This post has been corrected.
The City of Rochester, the Rochester City School District, and the United Negro College Fund
will hold three events on Friday, March 20.
The first is the “Historically Black Colleges and Universities College Fair” for area students in 11th and 12th grades. The students must register with their high school’s guidance counselor.
It will be held at the Radisson Hotel, 120 East Main Street, from 9 a.m. to 2 p.m.
The second event, the “Mayor’s Luncheon,” will feature host Mayor Lovely Warren
and a presentation by Michael Lomax, president and CEO of the UNCF.
It will be held at the Radisson Hotel, with networking from 11:30 a.m. to noon. The main program begins at noon.
Tickets are $100 per person and can be purchased here
The third event will be a “Historically Black Colleges and Universities Town Hall Meeting” at 6 p.m. at East High School, 1801 East Main Street. This event is free and open to the public. For more information, call City Council member Adam McFadden
at 428-6683. BY TIM LOUIS MACALUSO
The Empire State Justice Center
will hold a press conference and community briefing on Thursday, March 19, to release a report on foreclosures in Rochester.
“The report details the state of the foreclosure crisis in Rochester, NY and in New York State, and shows how state and federal policy changes are needed to help stabilize impacted neighborhoods and communities,” a press release says.
The press conference begins at 11 a.m. and will be followed by a more in-depth community briefing at 11:45 a.m. Both events will be held at the Rubin Center for Education, fifth floor, Telesca Center for Justice, 1 West Main Street.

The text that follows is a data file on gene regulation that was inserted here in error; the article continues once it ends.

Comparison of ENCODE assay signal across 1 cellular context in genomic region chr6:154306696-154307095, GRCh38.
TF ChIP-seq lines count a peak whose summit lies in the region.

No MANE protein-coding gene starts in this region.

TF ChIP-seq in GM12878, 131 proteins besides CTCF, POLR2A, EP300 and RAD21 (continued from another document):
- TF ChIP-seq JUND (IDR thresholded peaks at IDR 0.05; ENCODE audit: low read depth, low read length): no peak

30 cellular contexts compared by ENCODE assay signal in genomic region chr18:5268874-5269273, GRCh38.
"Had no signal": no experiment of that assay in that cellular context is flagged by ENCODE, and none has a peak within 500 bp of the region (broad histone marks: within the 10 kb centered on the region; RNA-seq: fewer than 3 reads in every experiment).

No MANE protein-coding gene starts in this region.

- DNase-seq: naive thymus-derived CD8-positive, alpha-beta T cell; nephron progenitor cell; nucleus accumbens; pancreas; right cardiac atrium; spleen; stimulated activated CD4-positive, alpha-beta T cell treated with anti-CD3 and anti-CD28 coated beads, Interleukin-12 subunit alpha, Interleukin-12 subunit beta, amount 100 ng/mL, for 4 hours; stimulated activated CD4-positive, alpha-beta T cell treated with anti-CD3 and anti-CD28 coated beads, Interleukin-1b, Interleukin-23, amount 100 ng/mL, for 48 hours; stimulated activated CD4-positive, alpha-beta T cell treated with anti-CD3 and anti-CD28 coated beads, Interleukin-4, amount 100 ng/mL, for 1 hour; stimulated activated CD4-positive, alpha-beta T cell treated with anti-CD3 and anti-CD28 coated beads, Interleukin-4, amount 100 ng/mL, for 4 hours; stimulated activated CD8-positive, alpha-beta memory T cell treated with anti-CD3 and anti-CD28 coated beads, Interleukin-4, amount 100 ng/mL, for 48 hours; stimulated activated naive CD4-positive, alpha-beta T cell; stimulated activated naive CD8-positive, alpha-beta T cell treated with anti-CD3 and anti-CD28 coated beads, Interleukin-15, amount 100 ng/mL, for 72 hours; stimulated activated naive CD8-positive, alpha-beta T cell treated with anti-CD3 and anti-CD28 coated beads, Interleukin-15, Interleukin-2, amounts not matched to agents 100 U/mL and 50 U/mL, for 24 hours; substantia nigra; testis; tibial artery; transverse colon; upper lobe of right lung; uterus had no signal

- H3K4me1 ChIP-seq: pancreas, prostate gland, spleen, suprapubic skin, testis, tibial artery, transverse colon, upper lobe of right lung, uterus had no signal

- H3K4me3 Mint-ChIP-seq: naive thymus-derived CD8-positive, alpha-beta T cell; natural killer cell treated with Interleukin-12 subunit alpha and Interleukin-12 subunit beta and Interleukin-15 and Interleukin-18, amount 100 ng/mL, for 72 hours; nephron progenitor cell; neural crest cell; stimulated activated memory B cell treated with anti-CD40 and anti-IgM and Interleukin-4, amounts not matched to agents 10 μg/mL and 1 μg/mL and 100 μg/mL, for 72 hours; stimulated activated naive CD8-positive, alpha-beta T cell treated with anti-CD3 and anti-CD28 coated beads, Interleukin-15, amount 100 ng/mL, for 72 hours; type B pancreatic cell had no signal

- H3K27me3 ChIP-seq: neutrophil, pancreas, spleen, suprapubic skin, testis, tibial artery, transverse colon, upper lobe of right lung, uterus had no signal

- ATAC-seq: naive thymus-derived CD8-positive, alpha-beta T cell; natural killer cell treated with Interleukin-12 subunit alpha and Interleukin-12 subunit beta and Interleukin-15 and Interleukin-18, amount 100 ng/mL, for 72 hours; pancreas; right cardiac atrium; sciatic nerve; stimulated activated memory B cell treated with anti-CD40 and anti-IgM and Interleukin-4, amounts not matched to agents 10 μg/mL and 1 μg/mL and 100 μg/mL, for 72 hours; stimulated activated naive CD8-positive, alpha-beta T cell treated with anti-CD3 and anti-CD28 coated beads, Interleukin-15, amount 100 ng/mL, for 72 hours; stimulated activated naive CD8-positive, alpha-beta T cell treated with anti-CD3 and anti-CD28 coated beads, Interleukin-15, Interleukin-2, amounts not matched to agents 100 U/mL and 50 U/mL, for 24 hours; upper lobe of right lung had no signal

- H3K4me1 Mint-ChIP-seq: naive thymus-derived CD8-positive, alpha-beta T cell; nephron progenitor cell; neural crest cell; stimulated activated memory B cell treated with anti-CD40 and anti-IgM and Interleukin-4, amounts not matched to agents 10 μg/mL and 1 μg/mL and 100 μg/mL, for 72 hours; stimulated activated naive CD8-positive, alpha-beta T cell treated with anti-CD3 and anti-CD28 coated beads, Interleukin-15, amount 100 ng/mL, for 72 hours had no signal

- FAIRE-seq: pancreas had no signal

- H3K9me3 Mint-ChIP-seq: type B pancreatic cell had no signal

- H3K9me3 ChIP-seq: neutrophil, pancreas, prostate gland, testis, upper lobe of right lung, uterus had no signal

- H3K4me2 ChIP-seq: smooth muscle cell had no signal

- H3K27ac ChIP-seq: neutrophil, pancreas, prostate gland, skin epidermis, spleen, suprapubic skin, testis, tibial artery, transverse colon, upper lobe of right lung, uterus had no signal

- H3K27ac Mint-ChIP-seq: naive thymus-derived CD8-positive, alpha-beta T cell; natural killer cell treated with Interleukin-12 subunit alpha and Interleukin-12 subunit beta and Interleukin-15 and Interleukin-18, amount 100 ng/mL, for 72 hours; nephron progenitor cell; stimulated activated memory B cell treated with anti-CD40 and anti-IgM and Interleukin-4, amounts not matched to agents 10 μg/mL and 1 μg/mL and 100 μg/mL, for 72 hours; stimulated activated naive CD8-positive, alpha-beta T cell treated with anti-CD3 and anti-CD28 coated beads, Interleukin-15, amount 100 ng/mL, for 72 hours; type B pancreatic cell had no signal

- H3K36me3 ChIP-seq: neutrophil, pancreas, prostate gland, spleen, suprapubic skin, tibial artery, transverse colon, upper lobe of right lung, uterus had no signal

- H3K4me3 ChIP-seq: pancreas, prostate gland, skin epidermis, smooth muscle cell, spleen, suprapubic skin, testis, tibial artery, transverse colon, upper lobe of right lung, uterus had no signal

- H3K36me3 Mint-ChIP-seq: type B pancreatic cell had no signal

United Way of Greater Rochester
will announce its new president and CEO at a 9:30 a.m. press conference on Wednesday, March 18, at the United Way office, 75 College Avenue.
, United Way’s current president and CEO, is retiring effective June 15. BY CHRISTINE CARRIE FIEN
Monroe County villages will hold elections
from noon to 9 p.m. on Wednesday, March 18.
, Nancy Steedman is running uncontested for mayor. And four candidates are vying for two seats on the village board: Diane Pusateri, Eric Roth, Ronald Belczak, and Michael Brown are all running on separate independent lines.
In Honeoye Falls
, five candidates are running for two village board seats. Gerald Pavelsky and Stanley Worboys Jr. are running on the Responsible Community Progress line; Paul Kammermeier on the Village Progress line; Daniel Bassette on the Governs Least Governs Best line; and Leah Dalton on the Hometown line.
, two candidates, Alysa Plummer and Peggy Caraberis Brizee, are running uncontested on the Pittsford Village United line for two open seats on the village board. Plummer is a Democrat and is also running on that party’s line.
, Gary Penders is running uncontested for mayor. Three candidates are running for two seats on the village board: Michael Flavin on the One Village line, David Wohlers on the Peoples line, and Carol Nellis Ewell on the Victory line.
And in Webster
, four candidates are running for two village board seats: Judith Lancy and Allan Balcaen are running on the Republican and Conservative lines, while Evan Hoerner and Judy A. Gurnett are running on the Open line.
On Wednesday, Democrats in the 21st, 23rd, and 24th Legislative District Committees
will meet to endorse Family Court, County Legislature, and City Council
candidates for this year’s elections.
But most of the attention will probably be on the 23rd District Legislature race. Former Rochester Police Chief James Sheppard
and city Director of Planning and Zoning Mitch Rowe
have both declared their candidacy for the seat. When the 23rd LD Committee meets at 6 p.m., the members will decide which of the candidates gets the committee’s backing.
The Monroe County Parks Department
will hold a public input session on the Seneca Park Zoo master plan
from 6 p.m. to 8 p.m. Thursday at the Roger Robach Community Center, 180 Beach Avenue.
The plan, the first new one in over a decade, is a guide for the zoo’s development and growth.
County Parks director Larry Staub says that officials want to hear which exhibits and animals would bring people to the zoo. They're also looking for ideas on what should replace the main building.
The building and its housing for animals is outdated, Staub says, and if the zoo doesn’t take it down, it risks losing its accreditation through the Association of Zoos and Aquariums
. BY JEREMY MOULE